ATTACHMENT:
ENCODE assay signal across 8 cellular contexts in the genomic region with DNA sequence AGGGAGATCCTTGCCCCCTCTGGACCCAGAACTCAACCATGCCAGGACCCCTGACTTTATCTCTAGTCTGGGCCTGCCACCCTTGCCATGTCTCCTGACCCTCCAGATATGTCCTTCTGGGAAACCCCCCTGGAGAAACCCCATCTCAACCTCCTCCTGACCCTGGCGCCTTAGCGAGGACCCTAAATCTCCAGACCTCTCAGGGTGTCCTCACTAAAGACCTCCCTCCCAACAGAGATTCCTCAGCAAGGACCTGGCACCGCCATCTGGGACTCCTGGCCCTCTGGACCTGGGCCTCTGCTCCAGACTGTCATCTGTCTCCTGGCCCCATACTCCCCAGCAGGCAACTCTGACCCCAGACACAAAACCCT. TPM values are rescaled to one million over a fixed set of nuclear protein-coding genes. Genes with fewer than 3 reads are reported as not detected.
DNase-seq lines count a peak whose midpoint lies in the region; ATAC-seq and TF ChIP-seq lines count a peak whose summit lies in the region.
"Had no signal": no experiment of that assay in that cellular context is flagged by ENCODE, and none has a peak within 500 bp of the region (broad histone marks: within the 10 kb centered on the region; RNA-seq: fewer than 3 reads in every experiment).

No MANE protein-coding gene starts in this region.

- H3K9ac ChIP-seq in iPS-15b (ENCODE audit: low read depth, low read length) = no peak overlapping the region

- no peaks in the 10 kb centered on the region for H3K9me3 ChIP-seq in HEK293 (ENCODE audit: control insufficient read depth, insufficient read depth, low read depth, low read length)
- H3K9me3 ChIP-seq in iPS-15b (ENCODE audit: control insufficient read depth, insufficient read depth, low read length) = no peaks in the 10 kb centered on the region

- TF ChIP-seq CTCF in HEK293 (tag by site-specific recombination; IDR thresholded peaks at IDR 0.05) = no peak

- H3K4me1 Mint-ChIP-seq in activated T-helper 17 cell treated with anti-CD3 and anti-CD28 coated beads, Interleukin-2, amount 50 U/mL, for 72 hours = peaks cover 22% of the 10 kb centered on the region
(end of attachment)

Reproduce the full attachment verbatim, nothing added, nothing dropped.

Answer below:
ENCODE assay signal across 8 cellular contexts in the genomic region with DNA sequence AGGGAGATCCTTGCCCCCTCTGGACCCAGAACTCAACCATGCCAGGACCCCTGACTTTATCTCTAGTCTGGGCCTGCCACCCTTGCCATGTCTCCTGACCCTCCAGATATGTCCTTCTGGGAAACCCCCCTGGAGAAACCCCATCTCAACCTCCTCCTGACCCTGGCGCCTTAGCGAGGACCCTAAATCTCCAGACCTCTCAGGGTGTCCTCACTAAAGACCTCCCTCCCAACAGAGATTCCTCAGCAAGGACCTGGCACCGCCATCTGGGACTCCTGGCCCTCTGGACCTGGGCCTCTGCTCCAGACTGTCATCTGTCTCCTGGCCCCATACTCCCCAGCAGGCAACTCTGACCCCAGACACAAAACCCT. TPM values are rescaled to one million over a fixed set of nuclear protein-coding genes. Genes with fewer than 3 reads are reported as not detected.
DNase-seq lines count a peak whose midpoint lies in the region; ATAC-seq and TF ChIP-seq lines count a peak whose summit lies in the region.
"Had no signal": no experiment of that assay in that cellular context is flagged by ENCODE, and none has a peak within 500 bp of the region (broad histone marks: within the 10 kb centered on the region; RNA-seq: fewer than 3 reads in every experiment).

No MANE protein-coding gene starts in this region.

- H3K9ac ChIP-seq in iPS-15b (ENCODE audit: low read depth, low read length) = no peak overlapping the region

- no peaks in the 10 kb centered on the region for H3K9me3 ChIP-seq in HEK293 (ENCODE audit: control insufficient read depth, insufficient read depth, low read depth, low read length)
- H3K9me3 ChIP-seq in iPS-15b (ENCODE audit: control insufficient read depth, insufficient read depth, low read length) = no peaks in the 10 kb centered on the region

- TF ChIP-seq CTCF in HEK293 (tag by site-specific recombination; IDR thresholded peaks at IDR 0.05) = no peak

- H3K4me1 Mint-ChIP-seq in activated T-helper 17 cell treated with anti-CD3 and anti-CD28 coated beads, Interleukin-2, amount 50 U/mL, for 72 hours = peaks cover 22% of the 10 kb centered on the region